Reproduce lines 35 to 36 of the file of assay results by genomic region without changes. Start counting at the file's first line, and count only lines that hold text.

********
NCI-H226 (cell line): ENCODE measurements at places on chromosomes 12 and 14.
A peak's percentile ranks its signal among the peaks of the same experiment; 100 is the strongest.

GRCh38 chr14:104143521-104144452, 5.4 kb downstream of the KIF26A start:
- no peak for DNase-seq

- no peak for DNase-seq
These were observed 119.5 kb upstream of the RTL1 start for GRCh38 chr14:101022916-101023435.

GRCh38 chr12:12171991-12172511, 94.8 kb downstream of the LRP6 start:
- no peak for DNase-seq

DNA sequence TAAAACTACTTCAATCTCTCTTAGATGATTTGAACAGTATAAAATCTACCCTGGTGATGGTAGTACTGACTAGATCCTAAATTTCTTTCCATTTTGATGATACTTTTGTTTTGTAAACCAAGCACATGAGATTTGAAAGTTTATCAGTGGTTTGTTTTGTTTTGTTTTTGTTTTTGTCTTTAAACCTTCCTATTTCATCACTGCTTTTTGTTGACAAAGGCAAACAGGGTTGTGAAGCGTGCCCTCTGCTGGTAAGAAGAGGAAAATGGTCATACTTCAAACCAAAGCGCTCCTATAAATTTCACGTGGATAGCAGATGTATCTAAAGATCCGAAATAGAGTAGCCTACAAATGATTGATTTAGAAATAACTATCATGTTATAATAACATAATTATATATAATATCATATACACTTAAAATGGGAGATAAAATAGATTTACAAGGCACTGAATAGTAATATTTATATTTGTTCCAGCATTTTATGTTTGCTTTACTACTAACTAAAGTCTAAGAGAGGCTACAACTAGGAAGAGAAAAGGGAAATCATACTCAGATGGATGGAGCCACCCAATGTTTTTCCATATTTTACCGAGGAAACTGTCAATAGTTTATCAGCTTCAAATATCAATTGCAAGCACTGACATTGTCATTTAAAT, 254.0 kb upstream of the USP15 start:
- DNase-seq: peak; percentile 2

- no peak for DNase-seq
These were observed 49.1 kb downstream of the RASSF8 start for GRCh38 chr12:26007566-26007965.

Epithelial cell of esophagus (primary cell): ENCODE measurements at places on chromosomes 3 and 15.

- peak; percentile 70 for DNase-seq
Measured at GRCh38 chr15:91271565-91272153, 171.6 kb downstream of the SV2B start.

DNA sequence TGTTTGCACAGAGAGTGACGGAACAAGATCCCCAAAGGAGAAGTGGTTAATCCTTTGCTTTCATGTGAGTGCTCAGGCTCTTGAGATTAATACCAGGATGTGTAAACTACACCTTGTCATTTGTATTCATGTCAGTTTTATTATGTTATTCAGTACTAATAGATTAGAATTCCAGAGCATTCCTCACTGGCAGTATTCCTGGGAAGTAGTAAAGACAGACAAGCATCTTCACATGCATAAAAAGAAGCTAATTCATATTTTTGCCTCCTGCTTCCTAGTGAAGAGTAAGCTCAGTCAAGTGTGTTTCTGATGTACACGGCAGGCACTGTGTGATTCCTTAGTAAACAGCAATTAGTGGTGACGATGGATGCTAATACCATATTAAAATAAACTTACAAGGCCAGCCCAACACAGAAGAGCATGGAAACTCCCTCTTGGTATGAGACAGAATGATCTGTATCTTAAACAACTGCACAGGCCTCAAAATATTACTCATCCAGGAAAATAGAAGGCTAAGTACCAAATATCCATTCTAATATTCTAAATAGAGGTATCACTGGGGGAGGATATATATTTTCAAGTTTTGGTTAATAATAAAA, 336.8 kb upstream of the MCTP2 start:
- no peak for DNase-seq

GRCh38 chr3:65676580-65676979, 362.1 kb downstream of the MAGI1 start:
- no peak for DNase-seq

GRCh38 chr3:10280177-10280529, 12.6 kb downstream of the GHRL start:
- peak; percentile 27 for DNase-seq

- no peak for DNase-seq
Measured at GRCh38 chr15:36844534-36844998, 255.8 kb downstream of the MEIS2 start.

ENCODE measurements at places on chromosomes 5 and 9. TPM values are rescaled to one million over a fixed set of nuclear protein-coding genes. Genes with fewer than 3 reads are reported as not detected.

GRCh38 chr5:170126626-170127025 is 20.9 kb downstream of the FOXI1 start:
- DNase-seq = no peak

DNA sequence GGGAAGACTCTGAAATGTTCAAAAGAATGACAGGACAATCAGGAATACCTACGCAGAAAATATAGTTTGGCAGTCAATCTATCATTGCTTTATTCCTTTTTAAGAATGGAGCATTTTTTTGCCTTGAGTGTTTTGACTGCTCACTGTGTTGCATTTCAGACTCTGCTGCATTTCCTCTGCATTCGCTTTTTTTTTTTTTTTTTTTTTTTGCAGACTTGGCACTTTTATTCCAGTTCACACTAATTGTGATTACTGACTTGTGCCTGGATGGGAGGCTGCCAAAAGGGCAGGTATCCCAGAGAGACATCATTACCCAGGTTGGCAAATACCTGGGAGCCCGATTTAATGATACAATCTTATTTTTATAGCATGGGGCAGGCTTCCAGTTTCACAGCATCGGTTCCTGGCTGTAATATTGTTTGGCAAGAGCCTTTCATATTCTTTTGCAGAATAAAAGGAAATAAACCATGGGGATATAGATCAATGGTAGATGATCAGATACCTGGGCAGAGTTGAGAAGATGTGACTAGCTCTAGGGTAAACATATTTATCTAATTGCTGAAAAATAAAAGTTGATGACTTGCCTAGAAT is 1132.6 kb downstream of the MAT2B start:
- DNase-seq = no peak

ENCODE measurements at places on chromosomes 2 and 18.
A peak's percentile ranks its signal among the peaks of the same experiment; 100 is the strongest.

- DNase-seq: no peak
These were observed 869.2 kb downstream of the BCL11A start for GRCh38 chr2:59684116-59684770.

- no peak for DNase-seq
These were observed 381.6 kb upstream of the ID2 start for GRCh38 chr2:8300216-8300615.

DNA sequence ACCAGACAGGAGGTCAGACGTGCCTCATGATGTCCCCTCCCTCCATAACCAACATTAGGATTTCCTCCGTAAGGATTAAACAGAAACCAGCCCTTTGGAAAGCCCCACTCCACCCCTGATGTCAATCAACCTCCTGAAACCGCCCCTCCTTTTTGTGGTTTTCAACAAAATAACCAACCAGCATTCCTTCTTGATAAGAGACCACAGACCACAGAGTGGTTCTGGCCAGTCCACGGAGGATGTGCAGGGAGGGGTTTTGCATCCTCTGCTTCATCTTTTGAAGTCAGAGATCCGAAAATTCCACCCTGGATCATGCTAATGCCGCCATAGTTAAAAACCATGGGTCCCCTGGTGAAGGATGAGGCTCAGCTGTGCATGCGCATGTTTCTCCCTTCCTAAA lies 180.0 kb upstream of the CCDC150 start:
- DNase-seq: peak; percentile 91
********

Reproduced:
DNA sequence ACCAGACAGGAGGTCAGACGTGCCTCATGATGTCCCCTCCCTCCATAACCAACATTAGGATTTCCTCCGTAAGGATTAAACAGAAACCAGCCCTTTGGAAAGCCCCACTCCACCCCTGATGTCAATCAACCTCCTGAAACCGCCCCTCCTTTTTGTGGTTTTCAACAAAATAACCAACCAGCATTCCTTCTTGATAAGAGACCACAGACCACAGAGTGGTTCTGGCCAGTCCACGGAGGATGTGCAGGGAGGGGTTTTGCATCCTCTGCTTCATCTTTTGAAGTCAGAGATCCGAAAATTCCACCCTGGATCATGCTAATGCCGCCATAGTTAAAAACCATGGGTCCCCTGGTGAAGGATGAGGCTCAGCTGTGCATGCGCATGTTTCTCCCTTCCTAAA lies 180.0 kb upstream of the CCDC150 start:
- DNase-seq: peak; percentile 91